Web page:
A D.C. Superior Court judge has invalidated a third of the District's 2002 residential property tax assessments, ruling that "widespread discrimination" forced owners of less-expensive houses to shoulder an excessive tax burden.
Judge Eugene N. Hamilton of the Superior Court's Tax Division said the city's 2002 assessments of 35,000 properties -- many of them in rapidly gentrifying neighborhoods east of the Anacostia River, along 16th Street NW and just west of Rock Creek Park -- were "arbitrary" and "capricious." He ordered District officials and disgruntled taxpayers who brought suit to present him with proposed remedies at a hearing in November.
The impact of the case is unclear, and it could be years before taxpayers feel its effect, if any, attorneys said. But Peter S. Craig, the Cleveland Park homeowner and retired federal lawyer who first challenged the assessments, said he will seek to have them rolled back to 2001 levels, a move that could force the city to refund as much as $44 million.
"This decision should be a wake-up call to the Office of Tax and Revenue that it better start following the law," Craig said. ". . . The inclination down there is to try to develop a method so they can do everything from a computer downtown and not bother to look at these houses."
Chief Financial Officer Natwar M. Gandhi, who oversees the Office of Tax and Revenue, declined to comment on "matters of continuing litigation," but he said the city would fight the ruling.
"We continue to feel strongly about the merits of our defense in this case and will vigorously pursue the litigation at the trial and appellate levels," Gandhi said in a written statement.
In 2001, the city sent out proposed assessments for the 2002 tax year. Craig and his neighbors noticed that everyone with a detached home in Cleveland Park had received an identical increase of 49.2 percent.
"The whole neighborhood was quite upset about that," Craig said. "I opposed that, lots of others did, and the Board of Real Property Assessments and Appeals found it invalid," reducing part of Craig's assessment by 10 percent.
But when the city used the same methodology for the 2003 tax year, Craig said he "was persuaded to file a class-action lawsuit."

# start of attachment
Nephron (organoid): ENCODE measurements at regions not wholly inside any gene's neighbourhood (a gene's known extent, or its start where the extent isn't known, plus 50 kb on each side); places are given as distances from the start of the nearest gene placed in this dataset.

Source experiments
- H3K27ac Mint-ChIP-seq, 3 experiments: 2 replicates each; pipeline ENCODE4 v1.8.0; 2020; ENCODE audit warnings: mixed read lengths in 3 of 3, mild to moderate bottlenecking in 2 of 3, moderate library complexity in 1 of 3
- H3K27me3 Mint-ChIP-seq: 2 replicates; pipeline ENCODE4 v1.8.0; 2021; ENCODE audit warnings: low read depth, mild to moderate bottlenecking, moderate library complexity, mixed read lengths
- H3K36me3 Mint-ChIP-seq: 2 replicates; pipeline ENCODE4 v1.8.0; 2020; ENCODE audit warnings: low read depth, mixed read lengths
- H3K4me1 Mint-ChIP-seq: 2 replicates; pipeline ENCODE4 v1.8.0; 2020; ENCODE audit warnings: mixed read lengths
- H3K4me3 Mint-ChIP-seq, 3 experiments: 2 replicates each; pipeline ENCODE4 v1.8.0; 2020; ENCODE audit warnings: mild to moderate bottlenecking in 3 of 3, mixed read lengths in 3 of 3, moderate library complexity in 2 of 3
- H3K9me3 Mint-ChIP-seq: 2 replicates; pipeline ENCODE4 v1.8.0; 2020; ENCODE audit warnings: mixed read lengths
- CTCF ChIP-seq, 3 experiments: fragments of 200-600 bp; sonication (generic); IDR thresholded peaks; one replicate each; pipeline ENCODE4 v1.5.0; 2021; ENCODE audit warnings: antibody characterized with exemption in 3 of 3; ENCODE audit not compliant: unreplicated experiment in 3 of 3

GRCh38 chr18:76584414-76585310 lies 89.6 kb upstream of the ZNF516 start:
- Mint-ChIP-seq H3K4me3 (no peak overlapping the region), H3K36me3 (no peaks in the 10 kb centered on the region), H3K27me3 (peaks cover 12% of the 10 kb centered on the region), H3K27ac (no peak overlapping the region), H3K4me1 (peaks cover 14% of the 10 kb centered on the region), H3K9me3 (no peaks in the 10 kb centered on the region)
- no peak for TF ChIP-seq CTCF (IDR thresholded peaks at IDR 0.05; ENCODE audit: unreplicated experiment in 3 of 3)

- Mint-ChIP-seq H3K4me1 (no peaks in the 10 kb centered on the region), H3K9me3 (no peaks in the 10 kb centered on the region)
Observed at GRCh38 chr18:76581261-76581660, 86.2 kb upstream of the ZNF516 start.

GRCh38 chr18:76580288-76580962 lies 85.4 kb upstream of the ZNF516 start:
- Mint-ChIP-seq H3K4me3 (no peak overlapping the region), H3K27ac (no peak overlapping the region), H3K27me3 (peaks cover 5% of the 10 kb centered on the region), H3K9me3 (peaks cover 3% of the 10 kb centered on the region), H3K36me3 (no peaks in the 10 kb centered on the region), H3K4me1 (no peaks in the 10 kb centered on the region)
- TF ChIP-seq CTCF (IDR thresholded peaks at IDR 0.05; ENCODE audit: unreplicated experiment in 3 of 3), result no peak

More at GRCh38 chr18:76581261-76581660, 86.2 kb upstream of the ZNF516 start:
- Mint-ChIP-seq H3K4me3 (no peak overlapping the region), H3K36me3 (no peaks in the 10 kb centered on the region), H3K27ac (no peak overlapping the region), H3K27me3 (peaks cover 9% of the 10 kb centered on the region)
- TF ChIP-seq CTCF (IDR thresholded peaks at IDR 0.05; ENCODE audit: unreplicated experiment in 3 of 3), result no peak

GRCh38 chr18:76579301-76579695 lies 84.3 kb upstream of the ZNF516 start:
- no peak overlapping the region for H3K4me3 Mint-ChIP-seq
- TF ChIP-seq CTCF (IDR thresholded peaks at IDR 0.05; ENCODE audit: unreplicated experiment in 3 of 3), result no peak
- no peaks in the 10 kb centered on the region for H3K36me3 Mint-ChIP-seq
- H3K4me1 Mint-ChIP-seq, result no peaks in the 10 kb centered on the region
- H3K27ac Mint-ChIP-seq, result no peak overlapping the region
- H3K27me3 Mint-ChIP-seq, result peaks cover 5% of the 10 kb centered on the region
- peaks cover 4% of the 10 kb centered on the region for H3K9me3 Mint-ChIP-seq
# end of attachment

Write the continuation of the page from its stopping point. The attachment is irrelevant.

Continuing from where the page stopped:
The suit argues that the city's assessment methodology is flawed because it does not appraise each property individually but instead uses a formula based on recent home sales to determine how much assessments should rise or fall in a neighborhood. For example, that formula in 2002 called for the value of rowhouses in the 1800 block of Calvert Street NW to increase by 13 percent if they are on the north side of the street, in the Mount Pleasant neighborhood, but by 38 percent if they are on the south side, in an area the city designates as Kalorama-C.
In his 26-page findings of fact, Hamilton concluded that the methodology failed to take into account whether a property lies on a quiet street or a noisy one, noting that noisy properties were more likely to be assessed at an amount close to market value than were quiet ones. The city also failed to take note of significant additions and renovations, Hamilton found, permitting potential taxes on improved properties to go uncaptured.
Hamilton also found that the city failed "to inform the taxpayer of the basis, rationale and methodology used in reaching the proposed assessment, thus depriving the taxpayer of information necessary to exercise his rights of appeal." The assessments for tax year 2002, he wrote, are "arbitrary, capricious, an abuse of discretion, and otherwise not in conformity with the Constitution of the United States or the law of the District of Columbia, and are, therefore, void."
City officials have argued that their assessment methods are nationally recognized and are similar to those used in Maryland, Virginia and virtually every other state. They deny that assessors overlook the individual characteristics of each property, including permits for major renovations.